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Monday, February 23, 2009

Department of Defense Contemplates Helping Civil Authorities Abrogate Civil Rights

I hate conspiracy theorizing. Wild-eyed Rosie O'Donnell types who think, for example, the government could succeed in taking down two of the world's tallest skyscrapers, on purpose, and keep the secret both before and after the fact, and use the evidence that there is no evidence of this merely to prove how deep the conspiracy goes, are nuts, pure and simple.

But the fact that conspiracy theorists are nuts doesn't mean our government never makes any nefarious plans. Witness these quotations, which look fairly harmless until translated out of the barely intelligible Defense-ese:

"The likeliest and most dangerous security challenges emerging from it will be unconventional. “Unconventional,” from a DoD perspective, connotes national security conditions and contingencies that are defense-relevant but not necessarily defense-specific. Unconventional security challenges lie substantially outside the realm of traditional warfighting. They are routinely nonmilitary in origin and character. Yet, nonmilitary, in this context, does not necessarily mean nonviolent, nonstate, or disordered and unorganized. … Purposeful threats are defense-specific or defense-relevant security challenges originating in the hostile designs of a consequential opponent. Threats of context are defense-relevant security challenges emerging slowly or suddenly from circumstances endemic to the strategic environment itself; all in the absence of hostile design vis-à-vis the United States. … Among the most challenging defense-relevant shocks will be those arising in the absence of hostile strategic design. … The most challenging defense-relevant shocks might emerge from adverse conditions endemic to the environment itself. This is made more certain by the unguided forces of globalization, toxic populism, identity politics, underdevelopment, human/natural disaster, and disease. In the end, shocks emerging from contextual threats might challenge core U.S. interests more fundamentally than any number of prospective purposeful shocks. Threats of context might include but are not limited to contagious un- and under-governance; civil violence; the swift catastrophic onset of consequential natural, environmental, and/or human disaster; a rapidly expanding and uncontrolled transregional epidemic; and the sudden crippling instability or collapse of a large and important state. Indeed, pushing at the boundaries of current convention, it would be prudent to add catastrophic dislocation inside the United States or homegrown domestic civil disorder and/or violence to this category as well. Widespread civil violence inside the United States would force the defense establishment to reorient priorities in extremis to defend basic domestic order and human security. Deliberate employment of weapons of mass destruction or other catastrophic capabilities, unforeseen economic collapse, loss of functioning political and legal order, purposeful domestic resistance or insurgency, pervasive public health emergencies, and catastrophic natural and human disasters are all paths to disruptive domestic shock. …Already predisposed to defer to the primacy of civilian authorities in instances of domestic security and divest all but the most extreme demands in areas like civil support and consequence management, DoD might be forced by circumstances to put its broad resources at the disposal of civil authorities to contain and reverse violent threats to domestic tranquility. Under the most extreme circumstances, this might include use of military force against hostile groups inside the United States. Further, DoD would be, by necessity, an essential enabling hub for the continuity of political authority in a multi-state or nationwide civil conflict or disturbance."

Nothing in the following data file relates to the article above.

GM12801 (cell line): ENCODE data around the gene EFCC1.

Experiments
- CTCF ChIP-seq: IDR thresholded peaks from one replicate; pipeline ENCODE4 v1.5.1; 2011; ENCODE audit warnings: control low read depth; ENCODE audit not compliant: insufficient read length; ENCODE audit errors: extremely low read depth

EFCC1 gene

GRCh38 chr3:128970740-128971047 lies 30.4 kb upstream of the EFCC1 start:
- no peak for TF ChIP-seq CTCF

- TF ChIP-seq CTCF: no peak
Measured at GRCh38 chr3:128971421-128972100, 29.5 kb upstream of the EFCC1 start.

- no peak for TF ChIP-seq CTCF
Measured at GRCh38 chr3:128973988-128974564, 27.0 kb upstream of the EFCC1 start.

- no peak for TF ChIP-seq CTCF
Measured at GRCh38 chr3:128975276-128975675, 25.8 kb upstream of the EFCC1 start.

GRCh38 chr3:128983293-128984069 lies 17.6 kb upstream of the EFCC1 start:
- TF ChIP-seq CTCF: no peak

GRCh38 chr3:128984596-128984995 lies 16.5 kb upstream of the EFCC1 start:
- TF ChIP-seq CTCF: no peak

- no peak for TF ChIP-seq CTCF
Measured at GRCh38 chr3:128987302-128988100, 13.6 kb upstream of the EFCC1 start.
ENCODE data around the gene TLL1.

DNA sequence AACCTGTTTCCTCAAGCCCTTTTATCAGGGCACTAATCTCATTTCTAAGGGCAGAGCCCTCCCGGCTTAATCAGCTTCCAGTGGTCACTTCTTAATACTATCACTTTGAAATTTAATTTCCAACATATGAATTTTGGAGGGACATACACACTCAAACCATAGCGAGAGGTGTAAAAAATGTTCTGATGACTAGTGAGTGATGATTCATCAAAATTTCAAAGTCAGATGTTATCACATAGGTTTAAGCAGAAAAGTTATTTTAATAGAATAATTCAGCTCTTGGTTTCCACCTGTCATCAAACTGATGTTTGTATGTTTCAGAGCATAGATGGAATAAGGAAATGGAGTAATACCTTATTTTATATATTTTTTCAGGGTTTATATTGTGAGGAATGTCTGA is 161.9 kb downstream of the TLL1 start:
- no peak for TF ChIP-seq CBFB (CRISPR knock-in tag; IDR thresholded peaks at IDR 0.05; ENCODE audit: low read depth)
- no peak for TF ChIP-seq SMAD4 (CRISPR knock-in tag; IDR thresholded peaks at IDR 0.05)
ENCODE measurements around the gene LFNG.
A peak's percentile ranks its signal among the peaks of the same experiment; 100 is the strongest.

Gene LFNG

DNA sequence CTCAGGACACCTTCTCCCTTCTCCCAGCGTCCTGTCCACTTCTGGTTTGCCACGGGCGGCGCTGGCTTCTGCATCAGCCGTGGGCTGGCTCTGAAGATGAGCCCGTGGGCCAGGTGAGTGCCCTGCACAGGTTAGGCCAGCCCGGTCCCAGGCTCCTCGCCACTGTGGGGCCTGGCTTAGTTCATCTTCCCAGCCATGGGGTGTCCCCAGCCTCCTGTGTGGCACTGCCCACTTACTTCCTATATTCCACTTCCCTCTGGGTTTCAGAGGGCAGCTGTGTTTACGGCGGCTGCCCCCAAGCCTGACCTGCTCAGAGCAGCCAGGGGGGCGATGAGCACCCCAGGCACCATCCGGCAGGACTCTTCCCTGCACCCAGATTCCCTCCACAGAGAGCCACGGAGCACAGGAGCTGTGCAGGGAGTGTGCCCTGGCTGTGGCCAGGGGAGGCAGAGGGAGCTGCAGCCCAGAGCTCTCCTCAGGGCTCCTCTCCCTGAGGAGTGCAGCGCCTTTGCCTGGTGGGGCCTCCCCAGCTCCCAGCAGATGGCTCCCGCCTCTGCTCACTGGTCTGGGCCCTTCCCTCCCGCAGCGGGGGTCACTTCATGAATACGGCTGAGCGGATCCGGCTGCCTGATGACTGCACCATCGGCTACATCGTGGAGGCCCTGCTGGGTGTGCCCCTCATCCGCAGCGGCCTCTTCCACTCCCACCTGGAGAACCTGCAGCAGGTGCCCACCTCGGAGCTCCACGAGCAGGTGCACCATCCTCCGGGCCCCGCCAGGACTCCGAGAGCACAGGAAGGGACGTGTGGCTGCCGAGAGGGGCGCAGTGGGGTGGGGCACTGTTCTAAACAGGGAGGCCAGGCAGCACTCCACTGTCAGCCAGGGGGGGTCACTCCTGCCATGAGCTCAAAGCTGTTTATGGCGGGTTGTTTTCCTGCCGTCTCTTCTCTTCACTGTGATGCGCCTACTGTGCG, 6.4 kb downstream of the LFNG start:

What this means is that the far-seeing folks at Department of Defense have paid this fellow from the Strategic Studies Institute to write a monograph to justify the use of the military against U.S. citizens, expecting "strategic shocks" within the continental U.S. due to things like "unforeseen economic collapse." Click the title of this post to go to the original document.

This fits with a bill recently introduced by Rep. Alcee Hastings, HR645, the National Emergency Centers Establishment Act. Quickly summarized, it allocates money for and directs the Secretary of Homeland Security to spend it to make over some of the closed military installations from the Clinton era to serve as refugee camps.

And you scoffed at my idea of hyperinflation? Congress and the DoD think massive civil disorder is coming, my friends. Get yourselves ready.

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